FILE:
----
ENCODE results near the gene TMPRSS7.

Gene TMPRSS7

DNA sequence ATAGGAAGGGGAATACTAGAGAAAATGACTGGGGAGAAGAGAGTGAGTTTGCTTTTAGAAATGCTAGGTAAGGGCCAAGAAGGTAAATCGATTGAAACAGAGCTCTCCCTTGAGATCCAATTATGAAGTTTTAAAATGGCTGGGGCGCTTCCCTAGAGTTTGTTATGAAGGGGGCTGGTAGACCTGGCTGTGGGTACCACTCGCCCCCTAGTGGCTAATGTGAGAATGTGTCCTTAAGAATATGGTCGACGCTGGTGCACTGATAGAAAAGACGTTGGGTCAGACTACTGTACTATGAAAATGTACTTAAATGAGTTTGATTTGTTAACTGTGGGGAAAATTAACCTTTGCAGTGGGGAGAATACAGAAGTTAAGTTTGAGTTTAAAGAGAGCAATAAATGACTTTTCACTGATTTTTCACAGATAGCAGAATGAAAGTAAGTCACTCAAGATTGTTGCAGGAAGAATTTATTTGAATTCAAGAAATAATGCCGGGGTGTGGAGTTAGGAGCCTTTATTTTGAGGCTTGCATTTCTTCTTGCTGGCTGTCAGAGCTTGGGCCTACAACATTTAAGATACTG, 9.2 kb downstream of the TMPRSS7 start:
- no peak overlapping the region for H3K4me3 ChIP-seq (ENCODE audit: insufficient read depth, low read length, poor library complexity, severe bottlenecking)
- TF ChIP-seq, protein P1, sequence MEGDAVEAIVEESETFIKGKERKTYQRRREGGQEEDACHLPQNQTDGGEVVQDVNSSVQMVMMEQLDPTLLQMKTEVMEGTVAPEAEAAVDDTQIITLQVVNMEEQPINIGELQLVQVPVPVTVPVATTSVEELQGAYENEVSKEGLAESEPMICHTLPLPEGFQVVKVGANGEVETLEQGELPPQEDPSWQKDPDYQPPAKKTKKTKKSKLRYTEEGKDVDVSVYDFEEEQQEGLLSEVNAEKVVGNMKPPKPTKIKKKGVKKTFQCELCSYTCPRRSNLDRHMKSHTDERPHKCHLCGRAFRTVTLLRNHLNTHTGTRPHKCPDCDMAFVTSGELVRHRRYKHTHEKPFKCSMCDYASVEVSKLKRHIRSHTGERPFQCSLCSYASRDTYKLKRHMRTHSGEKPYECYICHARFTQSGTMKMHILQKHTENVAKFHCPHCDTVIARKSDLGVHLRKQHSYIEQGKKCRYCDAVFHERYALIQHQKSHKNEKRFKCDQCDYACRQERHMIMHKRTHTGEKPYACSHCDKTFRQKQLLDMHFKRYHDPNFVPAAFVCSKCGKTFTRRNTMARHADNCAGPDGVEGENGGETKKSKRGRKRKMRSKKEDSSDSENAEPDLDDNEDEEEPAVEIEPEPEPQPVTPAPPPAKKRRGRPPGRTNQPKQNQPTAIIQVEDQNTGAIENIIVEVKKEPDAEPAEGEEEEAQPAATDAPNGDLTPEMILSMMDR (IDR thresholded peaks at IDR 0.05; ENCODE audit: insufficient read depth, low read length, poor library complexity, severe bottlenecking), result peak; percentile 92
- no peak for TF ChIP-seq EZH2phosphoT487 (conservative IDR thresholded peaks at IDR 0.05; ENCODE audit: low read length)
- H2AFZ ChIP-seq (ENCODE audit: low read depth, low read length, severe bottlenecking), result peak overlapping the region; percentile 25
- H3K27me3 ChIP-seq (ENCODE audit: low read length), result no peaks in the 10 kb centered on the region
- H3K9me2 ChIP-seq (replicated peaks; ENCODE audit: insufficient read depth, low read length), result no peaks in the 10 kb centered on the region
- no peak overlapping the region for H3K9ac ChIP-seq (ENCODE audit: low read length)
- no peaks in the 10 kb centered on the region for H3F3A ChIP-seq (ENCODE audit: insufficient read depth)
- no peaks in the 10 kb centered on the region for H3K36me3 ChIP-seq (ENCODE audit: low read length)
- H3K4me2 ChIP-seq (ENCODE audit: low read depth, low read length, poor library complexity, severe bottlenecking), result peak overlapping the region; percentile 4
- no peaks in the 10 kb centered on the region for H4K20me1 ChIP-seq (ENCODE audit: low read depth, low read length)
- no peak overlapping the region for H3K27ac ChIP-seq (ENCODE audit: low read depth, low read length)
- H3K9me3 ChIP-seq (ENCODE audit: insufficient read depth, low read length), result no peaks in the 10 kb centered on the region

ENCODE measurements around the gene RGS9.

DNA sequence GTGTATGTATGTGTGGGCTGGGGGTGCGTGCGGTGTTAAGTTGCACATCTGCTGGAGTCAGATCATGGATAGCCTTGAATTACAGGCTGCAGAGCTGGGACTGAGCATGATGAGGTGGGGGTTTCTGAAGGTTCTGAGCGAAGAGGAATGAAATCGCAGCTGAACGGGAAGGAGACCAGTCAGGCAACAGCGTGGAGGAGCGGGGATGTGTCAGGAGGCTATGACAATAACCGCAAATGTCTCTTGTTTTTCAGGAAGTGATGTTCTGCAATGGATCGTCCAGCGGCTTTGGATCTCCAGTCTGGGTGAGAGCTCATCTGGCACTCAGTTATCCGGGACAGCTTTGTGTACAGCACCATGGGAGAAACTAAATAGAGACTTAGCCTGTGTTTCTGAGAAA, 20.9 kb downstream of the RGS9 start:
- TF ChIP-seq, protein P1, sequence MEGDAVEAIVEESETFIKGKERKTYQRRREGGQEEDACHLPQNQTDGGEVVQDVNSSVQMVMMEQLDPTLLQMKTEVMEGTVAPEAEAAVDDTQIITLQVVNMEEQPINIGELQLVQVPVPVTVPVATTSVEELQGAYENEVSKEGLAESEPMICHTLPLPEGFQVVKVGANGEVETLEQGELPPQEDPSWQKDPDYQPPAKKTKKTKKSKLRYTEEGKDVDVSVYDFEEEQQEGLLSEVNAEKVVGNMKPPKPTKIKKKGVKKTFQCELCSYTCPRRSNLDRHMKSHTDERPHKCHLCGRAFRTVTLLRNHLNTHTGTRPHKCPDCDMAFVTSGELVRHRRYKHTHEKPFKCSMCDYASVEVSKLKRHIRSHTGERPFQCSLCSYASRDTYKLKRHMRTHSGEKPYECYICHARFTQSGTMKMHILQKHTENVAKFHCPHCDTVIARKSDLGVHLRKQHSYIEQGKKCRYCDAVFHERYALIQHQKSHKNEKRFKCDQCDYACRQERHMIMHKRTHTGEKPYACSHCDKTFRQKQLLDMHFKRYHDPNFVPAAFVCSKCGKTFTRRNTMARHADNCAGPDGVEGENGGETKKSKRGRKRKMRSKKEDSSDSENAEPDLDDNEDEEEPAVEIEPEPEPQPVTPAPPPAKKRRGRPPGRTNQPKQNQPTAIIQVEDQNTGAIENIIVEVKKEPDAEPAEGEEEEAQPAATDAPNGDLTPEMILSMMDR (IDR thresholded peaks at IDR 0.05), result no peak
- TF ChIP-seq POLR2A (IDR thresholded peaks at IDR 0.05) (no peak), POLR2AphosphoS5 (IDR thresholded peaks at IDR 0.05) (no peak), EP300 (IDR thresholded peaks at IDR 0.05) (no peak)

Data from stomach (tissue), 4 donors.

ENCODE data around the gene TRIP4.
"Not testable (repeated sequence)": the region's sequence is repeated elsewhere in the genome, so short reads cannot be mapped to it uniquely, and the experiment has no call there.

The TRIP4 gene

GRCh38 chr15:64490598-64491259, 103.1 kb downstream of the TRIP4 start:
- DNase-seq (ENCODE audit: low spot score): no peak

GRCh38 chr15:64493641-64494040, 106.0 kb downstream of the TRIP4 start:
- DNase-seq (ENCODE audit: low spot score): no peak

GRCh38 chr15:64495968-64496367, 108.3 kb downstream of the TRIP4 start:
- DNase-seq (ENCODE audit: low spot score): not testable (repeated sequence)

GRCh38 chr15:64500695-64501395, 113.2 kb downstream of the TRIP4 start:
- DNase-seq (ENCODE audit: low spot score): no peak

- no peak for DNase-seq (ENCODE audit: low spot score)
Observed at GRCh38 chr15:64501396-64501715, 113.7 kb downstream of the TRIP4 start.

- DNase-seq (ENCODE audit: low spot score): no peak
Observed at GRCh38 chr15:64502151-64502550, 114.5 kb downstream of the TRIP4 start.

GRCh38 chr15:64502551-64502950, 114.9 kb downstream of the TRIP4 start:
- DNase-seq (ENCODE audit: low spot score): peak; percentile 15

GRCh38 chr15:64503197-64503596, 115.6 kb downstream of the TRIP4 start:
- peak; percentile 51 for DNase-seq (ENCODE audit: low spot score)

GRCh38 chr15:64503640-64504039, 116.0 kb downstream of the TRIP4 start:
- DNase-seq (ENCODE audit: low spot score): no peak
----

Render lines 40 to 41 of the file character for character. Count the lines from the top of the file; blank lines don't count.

- peak; percentile 51 for DNase-seq (ENCODE audit: low spot score)

GRCh38 chr15:64503640-64504039, 116.0 kb downstream of the TRIP4 start: